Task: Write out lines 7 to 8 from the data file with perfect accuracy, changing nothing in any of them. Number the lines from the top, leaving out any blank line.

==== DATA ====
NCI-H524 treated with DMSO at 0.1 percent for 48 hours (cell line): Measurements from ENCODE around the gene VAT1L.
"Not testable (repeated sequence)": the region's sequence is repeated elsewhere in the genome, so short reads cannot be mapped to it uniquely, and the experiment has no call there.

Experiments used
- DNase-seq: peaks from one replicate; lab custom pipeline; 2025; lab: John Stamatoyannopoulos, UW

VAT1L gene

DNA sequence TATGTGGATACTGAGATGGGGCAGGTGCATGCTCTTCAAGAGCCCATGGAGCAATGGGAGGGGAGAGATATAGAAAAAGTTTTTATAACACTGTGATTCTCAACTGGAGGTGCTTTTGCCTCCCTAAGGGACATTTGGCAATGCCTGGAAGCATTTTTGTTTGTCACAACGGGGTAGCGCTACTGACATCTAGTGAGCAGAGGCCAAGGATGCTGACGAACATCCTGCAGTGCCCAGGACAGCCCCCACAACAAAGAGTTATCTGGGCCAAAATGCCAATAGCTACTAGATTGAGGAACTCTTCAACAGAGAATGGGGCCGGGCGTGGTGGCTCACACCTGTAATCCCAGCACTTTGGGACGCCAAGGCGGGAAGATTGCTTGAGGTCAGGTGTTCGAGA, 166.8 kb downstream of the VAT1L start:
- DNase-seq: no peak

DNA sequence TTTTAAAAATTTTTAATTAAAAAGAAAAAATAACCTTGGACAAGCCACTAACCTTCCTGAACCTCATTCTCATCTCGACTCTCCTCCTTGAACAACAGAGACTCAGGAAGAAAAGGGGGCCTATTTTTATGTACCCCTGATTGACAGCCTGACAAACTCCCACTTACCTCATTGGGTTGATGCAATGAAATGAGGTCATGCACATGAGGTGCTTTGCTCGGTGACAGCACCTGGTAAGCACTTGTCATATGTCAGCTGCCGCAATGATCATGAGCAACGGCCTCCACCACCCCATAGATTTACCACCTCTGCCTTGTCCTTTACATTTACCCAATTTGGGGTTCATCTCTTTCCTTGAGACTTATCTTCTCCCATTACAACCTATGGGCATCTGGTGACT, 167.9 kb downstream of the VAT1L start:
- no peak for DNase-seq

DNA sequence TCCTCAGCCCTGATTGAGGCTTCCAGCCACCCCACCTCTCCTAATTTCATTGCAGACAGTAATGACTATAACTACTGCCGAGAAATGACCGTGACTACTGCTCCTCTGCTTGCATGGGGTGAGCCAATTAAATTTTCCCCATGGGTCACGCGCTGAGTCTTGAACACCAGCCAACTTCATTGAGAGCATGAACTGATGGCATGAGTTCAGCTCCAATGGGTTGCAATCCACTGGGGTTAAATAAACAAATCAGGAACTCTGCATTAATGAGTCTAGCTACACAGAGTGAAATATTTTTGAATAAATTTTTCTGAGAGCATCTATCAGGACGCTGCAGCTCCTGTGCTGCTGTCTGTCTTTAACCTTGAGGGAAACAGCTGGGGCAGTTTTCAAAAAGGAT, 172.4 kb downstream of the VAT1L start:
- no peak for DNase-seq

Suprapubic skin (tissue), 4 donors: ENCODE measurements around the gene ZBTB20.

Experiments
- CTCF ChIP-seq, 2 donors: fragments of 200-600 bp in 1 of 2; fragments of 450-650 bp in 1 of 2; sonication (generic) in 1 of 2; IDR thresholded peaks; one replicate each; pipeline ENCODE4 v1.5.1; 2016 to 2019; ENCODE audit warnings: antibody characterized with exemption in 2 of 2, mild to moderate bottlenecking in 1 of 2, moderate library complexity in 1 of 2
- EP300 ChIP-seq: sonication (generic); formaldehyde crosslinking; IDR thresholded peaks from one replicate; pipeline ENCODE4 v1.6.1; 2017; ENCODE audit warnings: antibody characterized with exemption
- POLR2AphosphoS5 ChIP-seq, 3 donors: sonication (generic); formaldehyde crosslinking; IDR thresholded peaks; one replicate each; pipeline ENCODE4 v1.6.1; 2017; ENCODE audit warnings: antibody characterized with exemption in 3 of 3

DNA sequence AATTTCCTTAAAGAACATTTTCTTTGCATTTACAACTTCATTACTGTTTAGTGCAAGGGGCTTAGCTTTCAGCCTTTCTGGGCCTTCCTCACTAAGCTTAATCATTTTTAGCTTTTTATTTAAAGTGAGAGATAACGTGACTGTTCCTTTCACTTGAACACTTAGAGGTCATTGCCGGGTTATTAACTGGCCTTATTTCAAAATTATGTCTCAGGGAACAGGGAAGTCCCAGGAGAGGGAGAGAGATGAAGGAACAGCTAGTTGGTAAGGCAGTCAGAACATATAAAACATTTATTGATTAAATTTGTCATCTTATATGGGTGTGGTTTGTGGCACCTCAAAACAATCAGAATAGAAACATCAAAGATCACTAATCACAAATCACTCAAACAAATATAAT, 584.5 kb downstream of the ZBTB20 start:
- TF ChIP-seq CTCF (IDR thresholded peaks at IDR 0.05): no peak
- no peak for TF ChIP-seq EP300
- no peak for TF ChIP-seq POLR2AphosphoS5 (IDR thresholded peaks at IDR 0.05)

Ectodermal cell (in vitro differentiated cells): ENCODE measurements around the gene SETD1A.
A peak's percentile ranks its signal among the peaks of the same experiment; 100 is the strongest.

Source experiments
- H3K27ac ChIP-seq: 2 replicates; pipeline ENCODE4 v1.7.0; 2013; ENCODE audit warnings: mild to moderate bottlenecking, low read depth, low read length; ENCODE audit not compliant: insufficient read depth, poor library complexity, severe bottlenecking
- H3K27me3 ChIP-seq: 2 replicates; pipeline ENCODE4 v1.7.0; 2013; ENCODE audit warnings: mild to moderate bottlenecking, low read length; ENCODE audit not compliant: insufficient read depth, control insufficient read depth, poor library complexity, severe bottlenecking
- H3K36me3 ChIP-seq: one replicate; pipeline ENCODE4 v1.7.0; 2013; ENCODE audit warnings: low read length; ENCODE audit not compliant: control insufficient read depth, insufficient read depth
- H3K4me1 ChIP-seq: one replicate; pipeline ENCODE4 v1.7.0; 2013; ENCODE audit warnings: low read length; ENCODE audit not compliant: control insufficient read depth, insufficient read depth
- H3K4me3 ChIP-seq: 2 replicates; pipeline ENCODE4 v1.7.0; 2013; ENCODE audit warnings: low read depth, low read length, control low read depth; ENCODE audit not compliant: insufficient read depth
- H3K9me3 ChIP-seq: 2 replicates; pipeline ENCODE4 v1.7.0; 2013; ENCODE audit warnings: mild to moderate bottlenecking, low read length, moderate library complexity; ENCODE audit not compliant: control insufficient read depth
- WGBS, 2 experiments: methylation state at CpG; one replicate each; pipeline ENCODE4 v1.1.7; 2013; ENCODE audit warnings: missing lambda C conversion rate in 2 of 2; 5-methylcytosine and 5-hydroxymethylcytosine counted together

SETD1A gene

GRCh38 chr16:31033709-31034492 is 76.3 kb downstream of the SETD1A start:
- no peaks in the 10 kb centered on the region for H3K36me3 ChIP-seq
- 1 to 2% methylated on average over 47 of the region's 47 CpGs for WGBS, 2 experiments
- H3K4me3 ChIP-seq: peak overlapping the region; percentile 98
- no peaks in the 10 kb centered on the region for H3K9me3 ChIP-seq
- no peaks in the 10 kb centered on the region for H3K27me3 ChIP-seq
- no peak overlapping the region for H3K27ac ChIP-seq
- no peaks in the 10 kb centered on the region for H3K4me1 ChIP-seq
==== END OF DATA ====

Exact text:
- DNase-seq: no peak

DNA sequence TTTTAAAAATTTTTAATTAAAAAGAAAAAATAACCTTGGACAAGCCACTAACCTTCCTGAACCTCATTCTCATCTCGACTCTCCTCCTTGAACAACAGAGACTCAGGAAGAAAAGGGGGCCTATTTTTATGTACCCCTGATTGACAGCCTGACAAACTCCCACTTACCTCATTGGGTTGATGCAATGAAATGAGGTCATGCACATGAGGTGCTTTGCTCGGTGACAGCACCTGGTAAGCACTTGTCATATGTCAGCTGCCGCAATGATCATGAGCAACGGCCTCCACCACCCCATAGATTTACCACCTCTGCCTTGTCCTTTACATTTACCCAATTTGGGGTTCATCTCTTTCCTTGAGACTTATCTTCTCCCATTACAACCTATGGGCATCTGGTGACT, 167.9 kb downstream of the VAT1L start: